‘Fires covered a quarter of what is now Victoria (approximately 5 million hectares). Areas affected include Portland, Plenty Ranges, Westernport, the Wimmera and Dandenong districts. Approximately 12 lives, one million sheep and thousands of cattle were lost’.

Mr Mullins should do some research into fire fighting methodology and revert to the tried and proven policies of Forestry departments before the advent of dangerous United Nations environmental policies enacted after Australia signed up to Agenda 21.

This UN policy on Environment and Development was endorsed by world governments at a Rio de Janerio conference in 1992 and is in reality a blueprint for de-population.

All Australian governments jumped onboard and its environmental policies ever since have all but destroyed agriculture and increased the cost of housing by 30 per cent. Environment departments followed this UN dictate closely and now we have borne the brunt of it.

Perhaps the former fire chief should set his sights on reversing the harmful effects of this treaty instead of following some esoteric climate change vision. Demanding another impost on hard hit tax payers is sheer folly.

Lack of hazard control burning relevant to all of Australia

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Bushfires

This article was written for a Tasmanian audience, however most rural Australians may relate to the sort of red and green tape that is making uncontrolled fires worse than they need to be.

Recent comments by the Premier of Tasmania, The Minister for Emergency Services David O’Byrne, and the Chief Fire Officer Mr Brown, saying it is too late to do hazard reduction burns is nothing short of breathtaking in its stupidity and cruelty to the Tasmanian community.

This Government and the fire service have shown over many years they have little or no understanding, or indeed interest, in reducing fuel loads in our forests or on land it is responsible for by using hazard reduction burning.

During the last 5 or so years there have been serious fires in most of the mainland states, and a series of fires in Tasmania. Any sensible person would think those in a leadership role would learn from those fires and take steps to help make our communities safer.

Why is it that farmers understand the need for planned hazard reduction burns, but those in a leadership role do not? Even seeing the devastation that results from wildfires does not convince them of the urgency of the need to have planned hazard or ‘fuel’ reduction burns.

Most of us would excuse the Government and its agencies (including the Fire Services) for not acting on what they may call ‘anecdotal evidence’.

However, there is the mountain of scientific evidence, reports on recent bushfires, and research from respected scientific organisations like the CRC and CSIRO who do advise , amongst other recommendations, that we have to reduce the fuel loads through hazard reduction burning.

What do the Government and fire service not understand with this simple equation?

This problem is not something that has just popped up since the Southern Tasmanian bushfires from last summer! The Tasmanian Government announced a strategic fuel reduction program in 2007, to reduce fuel loads and therefore reduce the risk to life and property. Very few hazard reduction burns were done, and clearly more time was spent on planning than burning. It seems the Government and its agencies are more interested in process than outcomes.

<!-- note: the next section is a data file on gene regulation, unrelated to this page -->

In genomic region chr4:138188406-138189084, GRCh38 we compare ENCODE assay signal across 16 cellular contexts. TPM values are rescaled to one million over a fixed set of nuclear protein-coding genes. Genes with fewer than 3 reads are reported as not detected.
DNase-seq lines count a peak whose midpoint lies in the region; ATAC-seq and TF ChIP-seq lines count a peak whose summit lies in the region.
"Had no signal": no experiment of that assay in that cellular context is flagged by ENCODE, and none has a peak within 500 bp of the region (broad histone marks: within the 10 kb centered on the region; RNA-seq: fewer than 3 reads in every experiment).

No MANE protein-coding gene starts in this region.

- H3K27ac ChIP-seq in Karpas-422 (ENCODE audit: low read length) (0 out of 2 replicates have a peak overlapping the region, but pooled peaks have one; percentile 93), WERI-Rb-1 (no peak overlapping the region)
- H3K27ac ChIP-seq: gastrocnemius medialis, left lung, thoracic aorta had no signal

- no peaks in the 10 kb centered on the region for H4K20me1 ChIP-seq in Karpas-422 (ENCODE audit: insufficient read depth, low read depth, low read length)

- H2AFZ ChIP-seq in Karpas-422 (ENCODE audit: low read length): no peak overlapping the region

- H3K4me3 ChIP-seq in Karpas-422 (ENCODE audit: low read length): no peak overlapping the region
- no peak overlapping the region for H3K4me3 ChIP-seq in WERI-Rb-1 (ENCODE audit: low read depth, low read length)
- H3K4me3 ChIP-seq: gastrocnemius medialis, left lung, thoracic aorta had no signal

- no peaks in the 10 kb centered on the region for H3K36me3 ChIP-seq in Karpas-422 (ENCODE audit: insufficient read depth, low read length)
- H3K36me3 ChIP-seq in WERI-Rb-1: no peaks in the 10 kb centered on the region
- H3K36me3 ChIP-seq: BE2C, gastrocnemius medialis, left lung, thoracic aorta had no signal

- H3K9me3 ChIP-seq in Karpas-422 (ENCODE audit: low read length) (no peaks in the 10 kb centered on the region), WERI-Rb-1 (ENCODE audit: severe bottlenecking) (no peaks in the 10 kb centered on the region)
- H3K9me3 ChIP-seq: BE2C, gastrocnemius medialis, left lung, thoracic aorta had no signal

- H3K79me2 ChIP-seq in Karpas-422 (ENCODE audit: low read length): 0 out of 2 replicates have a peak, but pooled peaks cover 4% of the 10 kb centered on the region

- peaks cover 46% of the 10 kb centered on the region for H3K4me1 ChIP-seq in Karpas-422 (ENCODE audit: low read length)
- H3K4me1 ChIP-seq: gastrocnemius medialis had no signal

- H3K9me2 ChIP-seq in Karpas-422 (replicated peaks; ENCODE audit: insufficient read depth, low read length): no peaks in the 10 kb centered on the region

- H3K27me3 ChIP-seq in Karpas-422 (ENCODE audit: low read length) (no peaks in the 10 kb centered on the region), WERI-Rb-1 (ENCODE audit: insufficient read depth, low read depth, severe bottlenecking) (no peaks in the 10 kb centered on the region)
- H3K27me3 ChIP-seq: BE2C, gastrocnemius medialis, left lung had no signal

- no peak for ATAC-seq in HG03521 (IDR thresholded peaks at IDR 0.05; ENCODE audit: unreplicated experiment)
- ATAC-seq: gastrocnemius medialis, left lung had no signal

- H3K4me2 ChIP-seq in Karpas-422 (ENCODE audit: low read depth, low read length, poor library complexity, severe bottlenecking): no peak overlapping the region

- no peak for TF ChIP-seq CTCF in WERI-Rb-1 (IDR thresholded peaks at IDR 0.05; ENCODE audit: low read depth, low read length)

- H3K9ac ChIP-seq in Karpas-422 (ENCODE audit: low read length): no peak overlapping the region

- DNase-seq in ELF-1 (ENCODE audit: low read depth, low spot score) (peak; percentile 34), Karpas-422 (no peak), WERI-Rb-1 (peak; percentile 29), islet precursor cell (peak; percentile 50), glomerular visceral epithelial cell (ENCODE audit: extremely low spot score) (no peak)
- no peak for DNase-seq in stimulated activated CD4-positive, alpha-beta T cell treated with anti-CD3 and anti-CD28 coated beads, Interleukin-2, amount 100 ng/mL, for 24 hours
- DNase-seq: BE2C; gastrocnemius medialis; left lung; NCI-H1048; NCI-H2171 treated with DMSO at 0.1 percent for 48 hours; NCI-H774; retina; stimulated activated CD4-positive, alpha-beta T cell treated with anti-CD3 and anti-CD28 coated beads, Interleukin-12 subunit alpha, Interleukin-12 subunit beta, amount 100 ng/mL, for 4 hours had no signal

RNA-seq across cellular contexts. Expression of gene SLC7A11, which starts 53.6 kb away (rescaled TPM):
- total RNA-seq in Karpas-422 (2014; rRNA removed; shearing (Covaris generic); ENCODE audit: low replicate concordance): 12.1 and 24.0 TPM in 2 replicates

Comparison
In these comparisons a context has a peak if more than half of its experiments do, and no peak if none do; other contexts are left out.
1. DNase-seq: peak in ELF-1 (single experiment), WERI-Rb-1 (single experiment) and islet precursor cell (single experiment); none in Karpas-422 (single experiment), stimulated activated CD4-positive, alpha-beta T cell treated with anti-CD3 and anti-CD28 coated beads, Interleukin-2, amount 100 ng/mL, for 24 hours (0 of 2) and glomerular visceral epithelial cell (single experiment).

To prove the Government knows about the importance of controls, in 2009 there was a report done for the Tas Fire Research Fund called ‘Planned Burning in Tasmania’, that included ‘Operational Guidelines’ and a ‘Review of Current Knowledge’.

The report was in parts scathing of the Tasmanian Fire Service’s performance, but also highlighted the need for those reduction burns as a priority.

I also have written about bushfires, and the need for preparedness including the use of hazard reduction burns 3 times since 2007.

In 2009 I wrote “what I find disturbing is the frequency of large fires, and the destruction they have caused. After each large fire, we hear all the excuses from our leaders and the agencies why the fire season is bad, and why the fires were difficult to control. Then we hear all the promises of fuel reduction burns and management plans that will be implemented the following year. It is beginning to sound like a cracked record or a large echo”.

Cracked record or large echo – it does not matter. Premier, Minister O’Byrne, and Chief Officer Brown, your lack of action is frustrating many in the rural community and putting property and lives at risk; you must start to act now.

I found the planned burns section on the TFS web site. They have planned one burn of 3 hectares at Lees Paddocks. I would think we need many more hectares of strategically planned burns to be effective. The Government cannot ‘hope’ there will not be a fire season, as the environmental, economic and social scars are costly and long lasting after a major bushfire.

It is also unfair that our well trained and hardworking volunteers are relied on to keep turning up to uncontrolled fires every year, having to forego work, caring for business and family, or even their recreation.

We must start moving away from the precautionary approach of hazard reduction burns. By trying to find the ‘safest possible day’, the window of opportunity to burn gets so small that no burns will happen at all! Good for those that are against reduction burns, but clearly it is proven we will have devastating fires.

We do need to be strategic, we do need to have planned burns, and the community needs to be involved. But this should have started years ago.

Perhaps, with such clearly demonstrated long term malaise to fire management from the Government and responsible agencies, it is now appropriate to have an independent review, specifically into the structure, process, and who should really be managing this process.

It is not rocket science to see there are entrenched problems that cannot be fixed internally. We need good leadership to fix the problem.

To do nothing is like standing around whilst Rome burns.

David Byard